Mr. SmithL.L. Cool J (Def Jam 314...


Mr. Smith

L.L. Cool J (Def Jam 314 523 845)

It's hard to believe, but at the not-very-ripe age of 27, James Todd Smith is already the grand old man of hip-hop. It isn't just that Smith -- known to the world as L.L. Cool J -- has been making rap records since he was 16; the real marvel is that in a market that rarely sees rap acts lasting longer than three or four years, he's been a star for more than a decade. Nor does his winner's streak show any sign of ending soon. As "Mr. Smith" makes clear, Cool J is not only able to change with the times, but his hit potential remains as strong as ever. Sure, he can play hard -- "I Shot Ya" and "Get Da Drop On 'Em" show he can still spit syllables like a Kalishnikoff -- but he never makes verbal aggression an end in itself, choosing instead to use those rapid-fire cadences to pump up the bass-driven beat. He also knows how to slow things down without losing any musical momentum. "Hey Lover" is a classic example, updating the TC ballad-style romance of "I Need Love" while deftly upending the crotch-level macho of much modern rap. Even the obligatory sex rap, "Doin' It," avoids the usual testosteronal excess, serving up instead a slice of sex play with rapper LeShaun which, though unblushingly frank, reminds the listener that it does take two to tango.

The Greatest Hits Collection

Alan Jackson (Arista 18801)

As much as Alan Jackson enjoys the post-Nashville trappings of modern country music, he remains a traditionalist at heart. More than anything, that's the secret behind the singles collected in "The Greatest Hits Collection." It's one thing to observe, as "Don't Rock the Jukebox" does, that rock and roll doesn't convey heartbreak the way country music can; it's quite another to find the twang hidden away in a rock classic like "Summertime Blues." But Jackson does both, because he understands that it is possible for a singer to acknowledge the rock and roll world without surrendering his hillbilly heritage. So the beat percolating beneath "Chattahoochee" isn't rockabilly or roadhouse boogie but a jazzed-up Cajun two-step -- a sound just as propulsive as rock and roll, but far closer to Jackson's roots. Likewise, even though "Tall Tall Trees" (one of two new tracks on this 20-tune anthology) owes most of its good-time charm to the muscular backbeat that pushes the chorus along, its dominant flavors remain fiddle and pedal steel. Who says you have to change to keep up with the times?


Music from the Motion Picture (MCA 13892)

There's more to making a movie evoke the past than finding the right kind of cars and clothes; there's also the music. As the soundtrack to "Forrest Gump" showed, it's easy to convey the feel of a particular era if you have the right music, and that album's assemblage of slightly schlocky vintage pop told us as much about Gump's world as Tom Hanks' goofy grin did. The soundtrack to "Casino" goes "Gump" one better, though, because its assorted oldies convey a sense of time, place and mood that's so vivid and specific that even listeners who haven't seen the film can imagine which song goes with what scene. Whether it's the vintage verve of Louis Prima's "Angelina/Zooma, Zooma Medley," the unadorned grit of Muddy Waters' "Hoochie Coochie Man," the swinging sophistication of Dean Martin's "You're Nobody Till Somebody Loves You" or the campy cool of Roxy Music's "Love Is the Drug," each selection delivers an album's worth of atmosphere. Rarely has pop music seemed so cinematic.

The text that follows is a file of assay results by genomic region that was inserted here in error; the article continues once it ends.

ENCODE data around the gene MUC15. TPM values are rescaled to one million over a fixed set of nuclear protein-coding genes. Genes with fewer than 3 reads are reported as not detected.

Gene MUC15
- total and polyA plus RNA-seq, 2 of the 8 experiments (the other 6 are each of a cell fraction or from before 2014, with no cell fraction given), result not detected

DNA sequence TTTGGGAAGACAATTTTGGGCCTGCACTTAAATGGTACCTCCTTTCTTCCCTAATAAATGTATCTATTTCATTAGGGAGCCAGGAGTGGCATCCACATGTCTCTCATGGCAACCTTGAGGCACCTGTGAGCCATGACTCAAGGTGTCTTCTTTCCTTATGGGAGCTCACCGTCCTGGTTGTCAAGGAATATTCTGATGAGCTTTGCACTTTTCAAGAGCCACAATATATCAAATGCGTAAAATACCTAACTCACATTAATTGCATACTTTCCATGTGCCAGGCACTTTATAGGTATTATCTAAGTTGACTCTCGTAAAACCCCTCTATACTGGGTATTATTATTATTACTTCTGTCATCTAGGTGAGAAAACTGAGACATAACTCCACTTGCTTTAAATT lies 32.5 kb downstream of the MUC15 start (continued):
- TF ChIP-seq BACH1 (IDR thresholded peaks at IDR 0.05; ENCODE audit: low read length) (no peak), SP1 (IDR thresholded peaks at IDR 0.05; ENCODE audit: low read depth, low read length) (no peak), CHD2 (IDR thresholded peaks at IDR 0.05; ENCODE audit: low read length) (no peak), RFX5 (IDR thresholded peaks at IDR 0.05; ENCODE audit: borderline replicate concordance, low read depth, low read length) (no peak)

The Man from Ipanema

Antonio Carlos Jobim (Verve 314 525 880)

It's no accident that most listeners associate the sound of bossa nova with "The Girl from Ipanema." That song was not only a classic of the genre, but it was also one of the greatest works of its master, Antonio Carlos Jobim. Jobim (who died Dec. 8, 1994) was a tunesmith of astonishing grace and originality, and it would be hard to imagine a better testament to the enduring charm of his compositions than "The Man from Ipanema." Not only does this three-CD set include his best-known tunes -- "Desafinado," "Dindi," "One Note Samba," "The Waters of March" -- but it offers them in versions that display all sides of Jobim's talent. The first disc offers vocal versions, including performances by Astrud Gilberto, Elis Regina and Jobim himself, while disc two focuses on instrumental versions featuring Jobim's own band as well as Stan Getz's group. But the third disc is the real treat, for there we get side-by-side renditions of Jobim chestnuts by a variety of ensembles, allowing us to hear how his conception of, say, "The Girl From Ipanema" changed over the course of 30 years. A delightful and instructive package.

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